Though still relatively young, I've run into some pretty serious health problems these last couple of years. What's hardest, strangely enough, is simply the consciousness of mortality these things bring. It blunts the great vitality I would certainly otherwise feel. I go around now as if always holding my breath. How should one keep to the great center at a time like this?
For the past ten days, I have been tumbling over words in response to your question and retracting them before I even set them down. I want to say the right thing, and I’m not sure there is a right thing to say.
You’ve hit the mother lode here: living life fully with the knowledge that we will all - one day - die.
I feel that I need to begin by saying that I am not a doctor or social worker and that the only license I have is in poetry. I will try to respond, to the best of my ability, with what I believe is true in my heart.
First, I am so sorry that you have been struggling with health problems; I hope that you are allowing others to help you. You should not bear illness alone. Allowing others to be close in big and small ways is something that I have witnessed lift people during these times.
There is something, however, that you must face alone, and that is death. You do not know when this will be, and it is a false sense of knowing to think that it is more imminent for you than for someone who has not had your recent health struggles. We do not know. None of us. We are all, as the poet Rilke said, living the questions.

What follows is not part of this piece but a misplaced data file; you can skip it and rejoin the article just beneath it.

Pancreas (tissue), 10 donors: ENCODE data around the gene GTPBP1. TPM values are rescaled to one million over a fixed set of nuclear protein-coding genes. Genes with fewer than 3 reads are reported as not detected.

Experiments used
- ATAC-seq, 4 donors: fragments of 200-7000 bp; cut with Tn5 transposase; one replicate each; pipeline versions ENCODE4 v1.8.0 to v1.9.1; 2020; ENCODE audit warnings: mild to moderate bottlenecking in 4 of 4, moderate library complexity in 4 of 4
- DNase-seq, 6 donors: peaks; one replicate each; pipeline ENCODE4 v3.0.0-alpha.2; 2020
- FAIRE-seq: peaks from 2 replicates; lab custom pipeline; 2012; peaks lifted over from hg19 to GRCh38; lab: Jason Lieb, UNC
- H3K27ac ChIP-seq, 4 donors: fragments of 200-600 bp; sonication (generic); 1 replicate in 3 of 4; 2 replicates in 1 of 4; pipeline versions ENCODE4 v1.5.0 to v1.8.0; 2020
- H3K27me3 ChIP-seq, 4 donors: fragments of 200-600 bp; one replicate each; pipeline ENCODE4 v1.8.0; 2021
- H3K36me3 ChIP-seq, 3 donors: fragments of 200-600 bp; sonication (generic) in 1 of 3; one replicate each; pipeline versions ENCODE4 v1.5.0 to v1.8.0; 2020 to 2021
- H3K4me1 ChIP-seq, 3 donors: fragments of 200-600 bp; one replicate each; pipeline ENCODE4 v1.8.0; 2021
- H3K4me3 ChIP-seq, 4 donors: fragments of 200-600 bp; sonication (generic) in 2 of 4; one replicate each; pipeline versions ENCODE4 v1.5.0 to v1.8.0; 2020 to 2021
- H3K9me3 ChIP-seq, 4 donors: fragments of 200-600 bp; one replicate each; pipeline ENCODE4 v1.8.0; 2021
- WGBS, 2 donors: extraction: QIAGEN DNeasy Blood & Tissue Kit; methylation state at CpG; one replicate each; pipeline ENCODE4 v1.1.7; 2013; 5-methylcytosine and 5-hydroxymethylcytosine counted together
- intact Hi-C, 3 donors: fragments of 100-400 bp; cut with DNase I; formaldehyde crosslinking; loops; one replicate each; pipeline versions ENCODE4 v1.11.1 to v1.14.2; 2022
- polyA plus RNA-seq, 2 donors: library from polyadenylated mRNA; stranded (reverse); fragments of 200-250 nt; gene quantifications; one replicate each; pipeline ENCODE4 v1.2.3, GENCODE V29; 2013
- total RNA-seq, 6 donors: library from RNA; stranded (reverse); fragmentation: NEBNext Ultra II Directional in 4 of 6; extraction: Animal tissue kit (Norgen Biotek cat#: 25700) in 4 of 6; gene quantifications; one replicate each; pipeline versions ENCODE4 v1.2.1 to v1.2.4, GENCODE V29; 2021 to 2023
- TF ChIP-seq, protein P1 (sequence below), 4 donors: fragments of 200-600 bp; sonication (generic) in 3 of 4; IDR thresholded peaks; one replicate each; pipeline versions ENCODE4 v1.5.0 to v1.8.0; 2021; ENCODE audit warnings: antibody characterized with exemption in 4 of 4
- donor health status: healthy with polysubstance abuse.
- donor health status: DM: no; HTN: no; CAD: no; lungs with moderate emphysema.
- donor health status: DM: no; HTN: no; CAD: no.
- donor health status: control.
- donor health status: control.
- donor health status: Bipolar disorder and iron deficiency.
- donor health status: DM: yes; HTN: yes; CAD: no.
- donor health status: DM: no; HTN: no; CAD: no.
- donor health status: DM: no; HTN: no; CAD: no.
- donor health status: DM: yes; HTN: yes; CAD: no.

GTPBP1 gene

A few years back, when I was suffering a serious panic around sleep, it was the knowledge of, as you put it, the consciousness of mortality that spread through my body - a physical pain - like dry-ice in my chest, leaving me wired and awake. I had just had my first child, a daughter, and that sort of separation from her felt unbearable. I had never before been so aware of the consciousness of mortality, and I did not like it. Not at all.
When well-intentioned people would ask, nonchalantly, “How’d you sleep?” I’d want to re-frame the question and pose it back, “How does anyone sleep, Ever?’”
Why weren’t people discussing this all the time? How to submit to that unknown each night? This collective letting go that was happening all around me, towards something that - at the time - felt so much like death?
Eventually, I was able to construct rituals to help me face these necessary separations. And to take in the words of poets and philosophers and artists who grapple with these same questions. Art and humor are a couple of ways that we sublimate fear of dying. (Just think about almost every Woody Allen movie.)
A friend once described the love she received in her children's early lives - their small bodies slung over her shoulder, sleeping with a fist curled around her neck - as being paid in advance. I think about this every morning when my children wake me with their warm bodies. Thank you God, thank you, thank you is the first prayer I make every day.
I have experienced days that I did not know how I would live through; I know that I will experience pain and loss again.
I breathe in as much grace and love as I can each morning.
Exhale, Zed. Going through life with one's breath held is no real way to live.
The great center is constantly shifting; the only thing I have learned to do is surrender.
You are alive; this is vital.